In September 1999, Ulrich Skrypalle was the Head of Design at Siemens, spearheading the company’s efforts to refine its products to meet differing lifestyle requirements. He was also the winner of the 1998 CeBit design prize, awarded for his work on the Siemens SL10 mobile telephone. I spoke with him following the Siemens World Premiere in London on 28th September 1999, during which he had presented his acclaimed concepts for third generation (3G) mobile telephony and computing systems. The interview is re-published here to provide background and context for my June 2009 article entitled ‘Touch, feel, inspire and sustain‘.
Do you find geography and national cultures play an important role in designing items such as mobile computers and mobile telephones?
The questions which I am always asked are: ‘Do we have to develop international design?’ or ‘Do we develop national design for a specific culture?’ or ‘Do we develop something for the Asian market, the European market or the US market?’ And I always say: ‘There is no international design, there is only national design which has the quality to work worldwide.’ Look at a BMW or a Porsche – they are the same worldwide. Or the Nokia or the Canon Ixus, worldwide they have the same design and it is accepted. You have to meet the general use of the people and make a contemporary design.
How does the design and development of these products work? What was the process behind the concept designs you showed us this evening?
It differs. With these visions that I showed you, we designers got together and talked about new concepts and new ideas. As an industrial designer, you know what technical developments are occurring, so you don’t make what I call ‘blue sky’ designs. You know about the trends towards miniaturising, and we adapt to the way it might go in four or five years time. We also develop concepts and ideas that come purely a design standpoint. We then show it to our technical colleagues and product managers and say: ‘Look, that’s the way the designer sees the world in four or five years time.’ Also, sometimes, technical developers come to us and shows us what they have and will ask us to help make a design from it. Then it goes the other way and we make a contemporary design to use these technical developments.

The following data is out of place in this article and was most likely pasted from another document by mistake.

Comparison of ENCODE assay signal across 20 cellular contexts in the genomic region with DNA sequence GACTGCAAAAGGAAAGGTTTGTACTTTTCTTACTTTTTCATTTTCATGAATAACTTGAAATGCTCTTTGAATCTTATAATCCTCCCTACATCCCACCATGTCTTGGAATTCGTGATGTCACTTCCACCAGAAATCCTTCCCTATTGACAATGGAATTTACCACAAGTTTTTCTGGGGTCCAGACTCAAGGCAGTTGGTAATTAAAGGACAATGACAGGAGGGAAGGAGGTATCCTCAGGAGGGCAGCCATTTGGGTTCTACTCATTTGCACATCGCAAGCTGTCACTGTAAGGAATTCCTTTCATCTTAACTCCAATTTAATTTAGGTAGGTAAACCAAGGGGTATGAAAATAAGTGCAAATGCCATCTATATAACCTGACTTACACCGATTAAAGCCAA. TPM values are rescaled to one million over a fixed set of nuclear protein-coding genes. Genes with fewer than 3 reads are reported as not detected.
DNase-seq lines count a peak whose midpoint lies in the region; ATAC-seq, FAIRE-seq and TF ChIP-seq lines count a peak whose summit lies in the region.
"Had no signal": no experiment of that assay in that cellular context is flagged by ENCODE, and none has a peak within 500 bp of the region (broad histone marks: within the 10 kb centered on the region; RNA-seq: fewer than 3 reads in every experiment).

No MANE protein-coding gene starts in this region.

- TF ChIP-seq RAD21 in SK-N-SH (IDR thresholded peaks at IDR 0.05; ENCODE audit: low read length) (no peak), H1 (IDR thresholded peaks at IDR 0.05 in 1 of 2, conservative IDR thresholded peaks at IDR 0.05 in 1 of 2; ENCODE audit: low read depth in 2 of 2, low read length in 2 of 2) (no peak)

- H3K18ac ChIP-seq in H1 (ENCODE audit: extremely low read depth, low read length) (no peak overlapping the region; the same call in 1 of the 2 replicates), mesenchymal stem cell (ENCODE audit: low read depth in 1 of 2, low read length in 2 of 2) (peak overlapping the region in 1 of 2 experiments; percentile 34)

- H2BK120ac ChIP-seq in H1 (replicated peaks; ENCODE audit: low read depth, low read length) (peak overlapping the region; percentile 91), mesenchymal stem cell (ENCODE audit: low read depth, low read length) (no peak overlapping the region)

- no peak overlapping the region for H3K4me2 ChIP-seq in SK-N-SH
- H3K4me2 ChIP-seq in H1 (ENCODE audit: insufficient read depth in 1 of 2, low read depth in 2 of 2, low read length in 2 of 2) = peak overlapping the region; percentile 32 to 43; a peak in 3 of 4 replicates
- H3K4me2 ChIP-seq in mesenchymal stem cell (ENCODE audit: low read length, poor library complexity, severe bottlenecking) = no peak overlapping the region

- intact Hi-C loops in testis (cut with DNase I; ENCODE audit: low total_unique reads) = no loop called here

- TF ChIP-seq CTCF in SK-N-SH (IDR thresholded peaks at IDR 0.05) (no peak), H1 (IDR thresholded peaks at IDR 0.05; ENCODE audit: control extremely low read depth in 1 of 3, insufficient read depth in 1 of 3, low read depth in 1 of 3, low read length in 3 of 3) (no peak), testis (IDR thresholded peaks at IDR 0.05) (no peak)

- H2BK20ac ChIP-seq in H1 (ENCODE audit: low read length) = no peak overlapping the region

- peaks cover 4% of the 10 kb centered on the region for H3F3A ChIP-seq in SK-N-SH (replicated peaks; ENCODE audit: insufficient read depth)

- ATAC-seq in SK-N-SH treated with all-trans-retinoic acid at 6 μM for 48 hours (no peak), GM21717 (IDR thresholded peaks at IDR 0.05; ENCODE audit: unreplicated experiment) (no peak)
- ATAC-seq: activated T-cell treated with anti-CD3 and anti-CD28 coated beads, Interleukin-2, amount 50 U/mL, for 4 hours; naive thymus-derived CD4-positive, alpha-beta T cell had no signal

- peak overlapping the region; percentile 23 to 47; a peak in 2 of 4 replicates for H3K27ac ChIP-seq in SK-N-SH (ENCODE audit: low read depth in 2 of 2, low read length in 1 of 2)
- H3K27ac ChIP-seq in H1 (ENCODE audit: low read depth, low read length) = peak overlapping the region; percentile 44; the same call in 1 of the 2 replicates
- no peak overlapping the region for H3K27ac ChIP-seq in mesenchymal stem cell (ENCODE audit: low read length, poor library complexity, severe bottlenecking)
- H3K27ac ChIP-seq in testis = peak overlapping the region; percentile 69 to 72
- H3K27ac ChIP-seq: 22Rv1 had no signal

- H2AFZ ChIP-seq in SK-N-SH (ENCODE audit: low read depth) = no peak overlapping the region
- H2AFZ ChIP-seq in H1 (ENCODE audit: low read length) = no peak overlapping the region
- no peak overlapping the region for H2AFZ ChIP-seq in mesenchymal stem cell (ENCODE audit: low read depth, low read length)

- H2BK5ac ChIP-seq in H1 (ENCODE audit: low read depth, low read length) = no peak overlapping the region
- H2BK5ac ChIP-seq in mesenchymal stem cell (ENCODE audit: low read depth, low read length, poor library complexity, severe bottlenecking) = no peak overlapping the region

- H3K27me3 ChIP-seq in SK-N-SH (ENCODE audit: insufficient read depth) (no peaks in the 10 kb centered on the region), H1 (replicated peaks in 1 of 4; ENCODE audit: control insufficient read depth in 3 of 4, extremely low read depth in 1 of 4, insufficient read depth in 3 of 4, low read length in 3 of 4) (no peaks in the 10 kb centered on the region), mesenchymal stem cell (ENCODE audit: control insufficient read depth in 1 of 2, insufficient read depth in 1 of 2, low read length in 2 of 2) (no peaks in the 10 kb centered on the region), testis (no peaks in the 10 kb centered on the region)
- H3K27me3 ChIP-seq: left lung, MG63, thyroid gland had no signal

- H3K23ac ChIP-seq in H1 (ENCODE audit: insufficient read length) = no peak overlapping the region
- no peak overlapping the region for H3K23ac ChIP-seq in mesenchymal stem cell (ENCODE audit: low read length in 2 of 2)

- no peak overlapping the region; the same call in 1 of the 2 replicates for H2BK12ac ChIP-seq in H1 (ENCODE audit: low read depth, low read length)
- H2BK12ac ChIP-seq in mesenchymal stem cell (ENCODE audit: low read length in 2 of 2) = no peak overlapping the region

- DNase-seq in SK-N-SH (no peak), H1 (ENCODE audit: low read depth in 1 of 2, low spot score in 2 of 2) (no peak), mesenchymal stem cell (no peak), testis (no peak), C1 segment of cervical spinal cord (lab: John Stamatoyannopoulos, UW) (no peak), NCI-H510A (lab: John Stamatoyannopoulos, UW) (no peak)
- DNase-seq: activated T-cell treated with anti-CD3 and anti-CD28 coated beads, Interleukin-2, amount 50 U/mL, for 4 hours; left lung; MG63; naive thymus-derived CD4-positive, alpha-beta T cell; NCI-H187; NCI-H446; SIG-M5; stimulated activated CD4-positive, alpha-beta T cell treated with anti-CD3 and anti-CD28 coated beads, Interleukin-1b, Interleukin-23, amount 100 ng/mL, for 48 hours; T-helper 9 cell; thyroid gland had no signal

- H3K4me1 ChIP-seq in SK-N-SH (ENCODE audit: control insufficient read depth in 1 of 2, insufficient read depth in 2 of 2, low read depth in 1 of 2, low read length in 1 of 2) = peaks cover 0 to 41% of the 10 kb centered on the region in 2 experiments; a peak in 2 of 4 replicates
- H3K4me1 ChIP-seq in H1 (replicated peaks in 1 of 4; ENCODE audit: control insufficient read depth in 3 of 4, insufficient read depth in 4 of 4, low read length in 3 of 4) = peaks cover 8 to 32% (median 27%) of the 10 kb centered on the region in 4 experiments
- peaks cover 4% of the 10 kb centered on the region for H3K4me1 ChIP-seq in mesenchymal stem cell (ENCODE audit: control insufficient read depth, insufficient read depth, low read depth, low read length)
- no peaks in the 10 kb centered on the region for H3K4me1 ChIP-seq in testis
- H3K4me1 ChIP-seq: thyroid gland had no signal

What is your design background?
I studied engineering and then industrial design. So I have two views and this enables me to understand the language of the technicians and the engineers – that is very helpful.
Why do you focus on mobile technology design in particular?
Mobile technology is the one of the most rapidly growing markets and it is very interesting. It is a consumer market and, as you can see, the mobile phone is used in a variety of markets. It goes to kids, it goes to supermarkets, it goes to high end users, it goes to low end users… From this standpoint it is very interesting to see which lifestyles and which market segments… You have to design to meet the target group.
What will be the key elements in mobile technology design over the next two to three years?